While remediation has not improved college-degree attainment, we know that many students need more, and not less, support when they get to college. In a system stretched by increasing enrollment and declining state resources, ending remediation may lead some to want to reduce access to students not deemed ready for college-level work. Yet doing so would disproportionally harm students of color and low-income students, who have less access to the opportunities that determine college readiness in the first place. Higher education may not be responsible for the inequities students face in their prior schooling, but colleges and universities cannot ignore these disparities if we are to improve degree attainment and reduce college completion gaps. The CSU system now has an opportunity—and an obligation—to lead the way in developing new approaches not only to help more incoming students succeed, but also to reduce the number of students who arrive unprepared for college-level work.
The Need for Improved Academic Preparation
Low rates of college readiness are mostly caused by students’ K–12 experiences. Students who arrive at college with weak academic preparation are more likely to struggle in their courses and less likely to persist and complete their degrees. In 2011, California adopted the Common Core State Standards (CCSS) and CCSS-aligned Smarter Balanced Assessment Consortium (SBAC) tests. The primary goal of this effort was to improve college readiness among California’s youth by better aligning K–12 educational standards with the demands of postsecondary schooling. Now that several years have passed since these reforms were implemented, we can begin to assess the college outcomes of students educated under these new standards and assessments.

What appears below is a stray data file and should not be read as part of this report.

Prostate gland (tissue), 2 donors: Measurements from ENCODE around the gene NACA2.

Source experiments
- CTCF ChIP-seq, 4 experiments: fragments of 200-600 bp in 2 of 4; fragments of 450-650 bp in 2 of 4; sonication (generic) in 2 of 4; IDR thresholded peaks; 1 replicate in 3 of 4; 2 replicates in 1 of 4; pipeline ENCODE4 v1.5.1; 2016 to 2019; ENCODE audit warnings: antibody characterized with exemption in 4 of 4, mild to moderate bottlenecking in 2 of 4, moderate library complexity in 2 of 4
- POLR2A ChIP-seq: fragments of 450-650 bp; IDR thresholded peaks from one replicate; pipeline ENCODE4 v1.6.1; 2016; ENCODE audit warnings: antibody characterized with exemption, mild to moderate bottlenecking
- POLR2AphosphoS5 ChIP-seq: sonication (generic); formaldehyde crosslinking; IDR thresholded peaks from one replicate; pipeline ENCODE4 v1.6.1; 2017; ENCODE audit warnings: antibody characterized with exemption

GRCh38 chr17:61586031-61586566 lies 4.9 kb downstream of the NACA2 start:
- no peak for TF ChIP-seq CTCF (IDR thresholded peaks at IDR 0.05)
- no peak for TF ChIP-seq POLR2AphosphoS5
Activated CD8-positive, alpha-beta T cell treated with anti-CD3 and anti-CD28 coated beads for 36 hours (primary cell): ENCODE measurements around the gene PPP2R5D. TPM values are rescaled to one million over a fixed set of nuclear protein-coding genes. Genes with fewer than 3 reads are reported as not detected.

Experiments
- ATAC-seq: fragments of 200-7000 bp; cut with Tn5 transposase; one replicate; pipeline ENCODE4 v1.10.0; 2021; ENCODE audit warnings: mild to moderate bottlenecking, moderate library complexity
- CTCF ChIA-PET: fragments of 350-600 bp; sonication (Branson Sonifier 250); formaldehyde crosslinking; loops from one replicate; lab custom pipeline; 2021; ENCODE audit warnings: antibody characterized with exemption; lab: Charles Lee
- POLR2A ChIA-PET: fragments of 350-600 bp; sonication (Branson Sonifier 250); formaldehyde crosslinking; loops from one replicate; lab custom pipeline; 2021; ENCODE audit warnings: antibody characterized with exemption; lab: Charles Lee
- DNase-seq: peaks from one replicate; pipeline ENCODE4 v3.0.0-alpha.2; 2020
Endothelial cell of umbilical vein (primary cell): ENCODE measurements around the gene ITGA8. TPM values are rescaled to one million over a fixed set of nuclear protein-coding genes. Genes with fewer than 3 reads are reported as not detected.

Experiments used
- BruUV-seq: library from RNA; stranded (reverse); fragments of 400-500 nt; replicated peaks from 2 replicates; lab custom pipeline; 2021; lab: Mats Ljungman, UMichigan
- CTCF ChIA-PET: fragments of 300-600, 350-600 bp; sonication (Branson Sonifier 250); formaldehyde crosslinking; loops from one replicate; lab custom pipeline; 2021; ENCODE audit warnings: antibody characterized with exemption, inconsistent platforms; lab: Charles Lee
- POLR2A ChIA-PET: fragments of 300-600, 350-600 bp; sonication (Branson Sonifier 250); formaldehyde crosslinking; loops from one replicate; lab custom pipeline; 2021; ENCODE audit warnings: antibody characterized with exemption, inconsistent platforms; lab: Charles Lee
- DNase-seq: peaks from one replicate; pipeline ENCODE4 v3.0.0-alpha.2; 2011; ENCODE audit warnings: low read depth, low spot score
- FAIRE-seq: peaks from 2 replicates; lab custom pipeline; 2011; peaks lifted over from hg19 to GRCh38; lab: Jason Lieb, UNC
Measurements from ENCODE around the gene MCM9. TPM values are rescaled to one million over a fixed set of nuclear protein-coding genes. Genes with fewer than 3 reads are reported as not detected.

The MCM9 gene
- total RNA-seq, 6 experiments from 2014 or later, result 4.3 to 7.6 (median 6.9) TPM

Overall, only 30 percent of California 11th graders are deemed ready for college-level work in both mathematics and English Language Arts (ELA) based on their SBAC scores (see Table 1). Another 30 percent meet standards in ELA but not in math, while 2 percent meet standards in math but not in ELA. Almost 40 percent of 11th graders do not meet either math or ELA standards. There are significant gaps in 11th grade math and ELA college-readiness levels by socioeconomic disadvantage (SED) and race.